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Brits say yes to zero-emission flying

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Consumer research conducted by the UK’s Jet Zero Council has found that the majority of Brits would be open to flying on zero emission planes.

The research, commissioned by Innovate UK, found that 82% of Brits would be open to flying on a hydrogen-powered plane, while 77% would consider flying on planes run entirely on batteries.

It also found that British adults need thorough reassurance that any new aviation technologies are rigorously tested to ensure their safety, before being introduced commercially, and that they believe the commercial use of zero-emissions aviation technologies, such as battery and hydrogen-powered aircraft, to be around 15 years away.

Despite concerns about range and weight, 37% said they would fly on a battery powered aircraft, and a further 40% said they’d consider it. The public is seemingly more confident about hydrogen-powered aircraft, with 35% saying they would take a flight powered by hydrogen, and 47% saying they’d be open to it.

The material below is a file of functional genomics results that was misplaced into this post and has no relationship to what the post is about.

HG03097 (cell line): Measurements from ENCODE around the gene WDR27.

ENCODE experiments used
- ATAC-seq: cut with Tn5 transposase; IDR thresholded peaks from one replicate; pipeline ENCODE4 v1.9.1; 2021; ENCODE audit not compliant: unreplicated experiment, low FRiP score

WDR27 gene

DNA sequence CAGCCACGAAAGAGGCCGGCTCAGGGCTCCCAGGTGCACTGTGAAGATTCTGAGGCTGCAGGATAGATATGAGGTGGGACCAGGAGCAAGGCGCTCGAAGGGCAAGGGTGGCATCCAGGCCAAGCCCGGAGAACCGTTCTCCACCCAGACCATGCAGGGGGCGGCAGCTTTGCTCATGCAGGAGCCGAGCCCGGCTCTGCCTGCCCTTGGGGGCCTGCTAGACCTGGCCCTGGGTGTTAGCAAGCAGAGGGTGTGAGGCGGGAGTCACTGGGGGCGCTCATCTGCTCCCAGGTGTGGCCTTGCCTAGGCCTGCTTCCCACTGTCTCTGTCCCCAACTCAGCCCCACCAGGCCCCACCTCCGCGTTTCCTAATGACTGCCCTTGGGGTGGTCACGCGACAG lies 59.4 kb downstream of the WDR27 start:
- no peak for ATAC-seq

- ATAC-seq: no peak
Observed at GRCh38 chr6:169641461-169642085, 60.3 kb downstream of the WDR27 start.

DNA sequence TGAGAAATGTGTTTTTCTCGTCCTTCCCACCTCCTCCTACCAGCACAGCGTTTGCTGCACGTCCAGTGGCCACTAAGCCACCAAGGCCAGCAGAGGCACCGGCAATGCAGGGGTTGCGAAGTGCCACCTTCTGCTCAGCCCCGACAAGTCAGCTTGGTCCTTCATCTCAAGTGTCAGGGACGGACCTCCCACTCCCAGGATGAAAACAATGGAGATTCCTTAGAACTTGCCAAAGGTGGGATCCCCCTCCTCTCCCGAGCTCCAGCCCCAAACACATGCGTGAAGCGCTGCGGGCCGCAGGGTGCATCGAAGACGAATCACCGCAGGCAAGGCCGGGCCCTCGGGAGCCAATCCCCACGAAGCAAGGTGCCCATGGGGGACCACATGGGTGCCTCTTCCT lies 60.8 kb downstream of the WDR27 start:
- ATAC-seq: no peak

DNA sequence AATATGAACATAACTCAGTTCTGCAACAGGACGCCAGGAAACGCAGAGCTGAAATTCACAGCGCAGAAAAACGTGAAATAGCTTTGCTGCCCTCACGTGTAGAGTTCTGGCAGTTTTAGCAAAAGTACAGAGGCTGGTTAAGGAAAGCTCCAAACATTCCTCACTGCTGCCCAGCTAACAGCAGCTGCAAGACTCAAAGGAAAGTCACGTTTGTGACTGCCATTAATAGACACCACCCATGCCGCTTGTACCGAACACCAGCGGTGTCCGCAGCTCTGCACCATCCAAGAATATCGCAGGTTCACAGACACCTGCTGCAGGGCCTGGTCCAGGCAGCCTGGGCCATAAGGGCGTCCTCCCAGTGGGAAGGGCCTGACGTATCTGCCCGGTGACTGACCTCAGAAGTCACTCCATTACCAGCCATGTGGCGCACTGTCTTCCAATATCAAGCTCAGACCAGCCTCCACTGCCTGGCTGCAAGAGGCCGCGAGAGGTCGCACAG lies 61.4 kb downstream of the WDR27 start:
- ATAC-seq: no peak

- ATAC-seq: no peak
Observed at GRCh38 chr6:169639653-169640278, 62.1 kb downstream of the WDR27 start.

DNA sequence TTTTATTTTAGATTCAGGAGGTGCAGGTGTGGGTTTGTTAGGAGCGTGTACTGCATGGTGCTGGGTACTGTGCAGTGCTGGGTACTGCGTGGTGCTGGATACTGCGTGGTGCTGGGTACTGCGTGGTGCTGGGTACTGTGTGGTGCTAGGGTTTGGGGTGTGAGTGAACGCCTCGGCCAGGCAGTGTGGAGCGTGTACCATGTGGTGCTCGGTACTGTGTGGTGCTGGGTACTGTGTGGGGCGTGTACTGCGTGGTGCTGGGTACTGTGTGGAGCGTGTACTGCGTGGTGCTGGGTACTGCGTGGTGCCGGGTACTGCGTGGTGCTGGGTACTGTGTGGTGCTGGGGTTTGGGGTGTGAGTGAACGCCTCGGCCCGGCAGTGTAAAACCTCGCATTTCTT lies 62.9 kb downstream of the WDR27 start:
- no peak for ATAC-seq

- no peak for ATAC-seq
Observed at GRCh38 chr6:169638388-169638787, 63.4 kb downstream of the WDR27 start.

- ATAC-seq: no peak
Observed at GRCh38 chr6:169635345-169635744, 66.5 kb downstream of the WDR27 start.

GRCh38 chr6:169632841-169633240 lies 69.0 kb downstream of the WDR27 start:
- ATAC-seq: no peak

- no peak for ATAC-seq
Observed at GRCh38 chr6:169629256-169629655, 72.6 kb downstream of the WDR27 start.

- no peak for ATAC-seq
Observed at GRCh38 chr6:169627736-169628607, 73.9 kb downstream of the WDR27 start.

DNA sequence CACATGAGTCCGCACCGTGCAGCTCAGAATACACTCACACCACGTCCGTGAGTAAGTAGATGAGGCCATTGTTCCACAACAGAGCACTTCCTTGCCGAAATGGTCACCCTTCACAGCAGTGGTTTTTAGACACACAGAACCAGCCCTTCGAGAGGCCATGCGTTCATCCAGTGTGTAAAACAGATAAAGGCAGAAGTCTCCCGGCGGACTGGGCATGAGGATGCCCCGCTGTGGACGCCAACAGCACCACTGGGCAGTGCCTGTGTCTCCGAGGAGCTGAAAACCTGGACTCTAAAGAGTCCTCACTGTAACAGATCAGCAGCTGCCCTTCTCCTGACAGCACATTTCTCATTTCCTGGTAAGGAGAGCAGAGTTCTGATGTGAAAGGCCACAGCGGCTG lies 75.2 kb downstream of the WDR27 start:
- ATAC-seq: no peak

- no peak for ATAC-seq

Emma Gilthorpe, CEO of the Jet Zero Council, said,

“It’s great to see how confident the general public are about zero-emissions aviation technologies. Battery and hydrogen-powered aircraft are a crucial part of decarbonising the future of flight, and it is important that industry makes it as easy as possible for the public to embrace these technologies as they enter service”.

Rachel Gardner-Poole, Chair of the Jet Zero Council Zero Emission Flight Delivery Group, said,

“It is really helpful to see the views of the general public on these important topics. Battery electric aircraft are already being used on a daily basis by some UK-based private flying schools, and will expand significantly to urban and rural settings in the near future, with regional flight also anticipated. Meanwhile, emerging hydrogen propulsion will be capable of domestic flights, and in the longer term, international routes will be flown using hydrogen. Jet Zero Council members are at the forefront of this work and it’s very exciting to see that some of these technologies are projected to enter the commercial market before the end of the decade.”

“It’s important to recognise that aviation is already on the journey to net zero. Commercial flights are using Sustainable Aviation Fuel right now, which are a key part of aviations sustainable future, alongside the zero-emissions aviation technologies of the future”.

The Jet Zero Council is a partnership between government, industry and academia focused on reducing aviation emissions. More information can be found here.



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